RetroArch v0.9.9 Coming Soon

It’s almost time for a new release of RetroArch, and there a number of big changes coming up. First of all, RetroArch 0.9.9 will mark the release of RetroArch on iOS and Blackberry 10/Playbook Tablet OS. These ports were made possible with the help of CatalystG and meancoot, respectively – for which many thanks. The iOS port will be released on Cydia and on our forum. It is possible to run it on a non-jailbroken device – but it will require that you are able to code-sign yourself (ie. if you are a registered Apple developer with the ability to code sign).


For iOS, perhaps the single biggest hurdle was getting PCSX-ReARMed working, which required notaz to rewrite much of the assembly code to work with Apple’s ancient GAS assembler version (big thanks to him for that!). With that completed, this should be the first time PCSX ReARMed will appear on iOS – through RetroArch.


Elsewhere, Themaister and Squarepusher have been toiling away at a million other features, including the promotion of RGUI to a robust and feature-filled in-game menu system for the platforms that otherwise lacked such a thing, particularly the PC platform (i.e., Windows, Mac OS X and Linux). From its humble beginnings with the Gamecube/Wii port, RGUI now provides a way to change emulation cores, swap out ROMs, configure shaders and more, all without leaving the fullscreen gaming interface:


Cave Story (NXEngine)

ToadKing and Squarepusher have also done some work on ‘uncrippling’ Cave Story (ie. NXEngine). Previously, the file I/O would make it unbearably slow on consoles. This has mostly been fixed now that everything is pre-cached into RAM at initial startup. There are still some incidental dips to 59.50fps and 59.2fps, though, which causes some sound stuttering. The cause of these dips is still unknown but we feel that–compared to before–NXEngine can be safely released on consoles now without being an utter embarrassment. “Xbox 1/360 will require some further patching up of the codebase because NX Engine did some global symbol table trickery and the MSVC linkers have the (oh so ‘smart’) tendency to ‘strip away’ unreferenced symbols as an ‘optimization feature’ with no way to stop it from doing that (even /ref:noopt doesn’t help there),” Squarepusher noted.


The port of TyrQuake will also be bundled with RetroArch 0.9.9. A lot of work went into making it work on Xbox 1 and Xbox 360 – including making the C99 codebase cross-compilable as C++98 and (for Xbox 1) resorting to a hacked-up template ‘typeof’ implementation (ye, don’t ask) for MSVC 2003. “I also threw in some additional ‘hackish’ features like ‘dither filtering’ (borrowed it from some guy that implemented it earlier) – this more or less looks like the Unreal 1 software renderer’s ‘bilinear filtering’ implementation,” Squarepusher said. “There is also a third-person chase cam view and a way to ‘lerp’ the animations (ie. add key-frame interpolation in order to make the animation of enemy models look smoother and have more frames of animation than they originally did).”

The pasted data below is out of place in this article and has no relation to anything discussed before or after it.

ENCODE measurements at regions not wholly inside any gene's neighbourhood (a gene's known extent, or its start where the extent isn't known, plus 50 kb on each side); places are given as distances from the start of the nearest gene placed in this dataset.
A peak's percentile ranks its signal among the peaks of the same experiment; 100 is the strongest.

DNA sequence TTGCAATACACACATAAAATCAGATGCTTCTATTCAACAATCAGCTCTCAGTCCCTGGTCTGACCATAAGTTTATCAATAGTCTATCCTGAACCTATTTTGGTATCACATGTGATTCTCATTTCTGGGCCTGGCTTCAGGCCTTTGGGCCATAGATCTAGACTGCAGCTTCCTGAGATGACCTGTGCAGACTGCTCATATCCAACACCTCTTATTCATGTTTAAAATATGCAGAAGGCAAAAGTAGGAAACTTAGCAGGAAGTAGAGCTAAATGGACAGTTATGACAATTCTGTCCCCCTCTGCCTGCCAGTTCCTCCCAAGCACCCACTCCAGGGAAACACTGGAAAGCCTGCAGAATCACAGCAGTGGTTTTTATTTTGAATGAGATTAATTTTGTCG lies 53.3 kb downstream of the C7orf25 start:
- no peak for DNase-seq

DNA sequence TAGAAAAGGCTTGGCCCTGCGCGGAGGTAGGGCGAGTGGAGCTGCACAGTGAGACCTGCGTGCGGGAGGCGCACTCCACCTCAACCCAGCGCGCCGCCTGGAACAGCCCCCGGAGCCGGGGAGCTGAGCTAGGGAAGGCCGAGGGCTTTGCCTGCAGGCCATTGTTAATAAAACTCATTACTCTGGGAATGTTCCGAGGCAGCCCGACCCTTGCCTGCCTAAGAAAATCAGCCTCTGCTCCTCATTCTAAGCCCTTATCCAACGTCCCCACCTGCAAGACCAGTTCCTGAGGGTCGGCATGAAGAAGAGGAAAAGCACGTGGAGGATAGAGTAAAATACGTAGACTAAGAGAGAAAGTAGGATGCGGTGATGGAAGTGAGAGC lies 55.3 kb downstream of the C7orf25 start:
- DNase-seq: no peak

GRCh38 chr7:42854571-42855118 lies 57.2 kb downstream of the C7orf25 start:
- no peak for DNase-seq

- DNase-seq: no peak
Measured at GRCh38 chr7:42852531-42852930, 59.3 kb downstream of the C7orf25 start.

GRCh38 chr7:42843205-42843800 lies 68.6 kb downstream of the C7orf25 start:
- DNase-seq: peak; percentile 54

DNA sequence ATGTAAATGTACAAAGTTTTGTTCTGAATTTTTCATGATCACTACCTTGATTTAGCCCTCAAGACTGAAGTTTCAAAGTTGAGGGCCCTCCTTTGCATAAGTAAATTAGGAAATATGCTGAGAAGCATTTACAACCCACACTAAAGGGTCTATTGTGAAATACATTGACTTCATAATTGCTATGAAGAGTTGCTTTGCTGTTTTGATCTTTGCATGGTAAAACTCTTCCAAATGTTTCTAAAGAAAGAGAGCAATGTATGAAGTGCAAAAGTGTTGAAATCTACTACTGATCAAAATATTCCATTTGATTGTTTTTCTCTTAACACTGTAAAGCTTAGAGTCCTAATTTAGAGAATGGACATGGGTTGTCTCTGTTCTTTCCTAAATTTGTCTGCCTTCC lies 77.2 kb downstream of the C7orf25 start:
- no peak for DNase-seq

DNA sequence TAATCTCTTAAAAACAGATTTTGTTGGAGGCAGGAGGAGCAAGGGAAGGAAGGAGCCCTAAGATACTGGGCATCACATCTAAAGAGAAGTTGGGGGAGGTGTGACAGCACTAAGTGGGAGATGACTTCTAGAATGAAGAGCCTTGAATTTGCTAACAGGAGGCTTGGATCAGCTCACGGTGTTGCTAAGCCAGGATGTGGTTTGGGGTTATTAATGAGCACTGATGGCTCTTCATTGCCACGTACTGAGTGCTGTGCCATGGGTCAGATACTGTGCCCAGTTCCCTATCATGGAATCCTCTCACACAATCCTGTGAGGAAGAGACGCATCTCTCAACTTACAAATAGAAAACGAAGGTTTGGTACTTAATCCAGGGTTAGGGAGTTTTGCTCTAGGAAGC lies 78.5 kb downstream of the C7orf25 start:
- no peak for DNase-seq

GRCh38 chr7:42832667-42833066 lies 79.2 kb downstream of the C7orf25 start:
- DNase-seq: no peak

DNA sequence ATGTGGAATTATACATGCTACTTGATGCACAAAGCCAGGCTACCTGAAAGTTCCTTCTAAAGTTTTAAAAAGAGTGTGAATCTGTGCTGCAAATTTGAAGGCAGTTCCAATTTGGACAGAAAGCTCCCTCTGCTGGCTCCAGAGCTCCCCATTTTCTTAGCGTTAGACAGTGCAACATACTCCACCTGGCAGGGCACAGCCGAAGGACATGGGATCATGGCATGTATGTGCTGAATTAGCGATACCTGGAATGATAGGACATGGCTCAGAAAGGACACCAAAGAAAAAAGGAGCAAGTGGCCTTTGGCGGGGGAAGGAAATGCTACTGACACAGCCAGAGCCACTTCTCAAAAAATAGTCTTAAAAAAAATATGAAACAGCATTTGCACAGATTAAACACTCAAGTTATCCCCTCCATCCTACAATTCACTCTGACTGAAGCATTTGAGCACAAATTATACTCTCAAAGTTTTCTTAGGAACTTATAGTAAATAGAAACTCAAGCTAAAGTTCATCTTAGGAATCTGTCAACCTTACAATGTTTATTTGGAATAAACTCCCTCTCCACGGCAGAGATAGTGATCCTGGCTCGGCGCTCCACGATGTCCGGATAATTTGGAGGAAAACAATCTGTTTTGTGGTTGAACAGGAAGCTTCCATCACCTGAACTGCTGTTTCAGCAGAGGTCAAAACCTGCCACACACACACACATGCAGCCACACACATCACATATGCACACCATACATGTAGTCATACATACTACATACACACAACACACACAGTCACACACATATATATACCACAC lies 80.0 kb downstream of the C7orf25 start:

“I plan to eventually rebase the TyrQuake port and push it upstream to the original authors (ie. the maintainers of TyrQuake) – I did a lot of careless code rewriting that I’ll be sure to avoid for the rebase,” he added.


There has been a major overhaul of the way shaders are handled, which has paved the way for advanced, multipass shaders that can be easily setup by end users without needing to tinker with any code. As part of these changes, the old XML/GLSL shaders with fixed-pipeline functions have been deprecated, but will still work just fine. In the future, we ask that interested shader authors try to stick to the multiplatform Cg format when possible. The GLSL/GLES formats will still be supported for compatibility with platforms that don’t support Nvidia’s Cg Toolkit, such as Android and iOS, and Cg shaders can be converted to these legacy formats programmatically using Themaister’s cg2glsl python script.

A couple of examples of newly written shaders that utilize some of the recently added features are Themaister’s NTSC Composite shader, which should work well on any libretro core, and Harlequin’s Gameboy shader:

There is no firm release date for v0.9.9, but if you would like to try any of these features out or get involved in the development, you can grab the code from git and compile it yourself for your platform of choice. If you have any questions about these features or RetroArch/libretro in general, stop by the libretro forums or drop by #retroarch on Freenode IRC.

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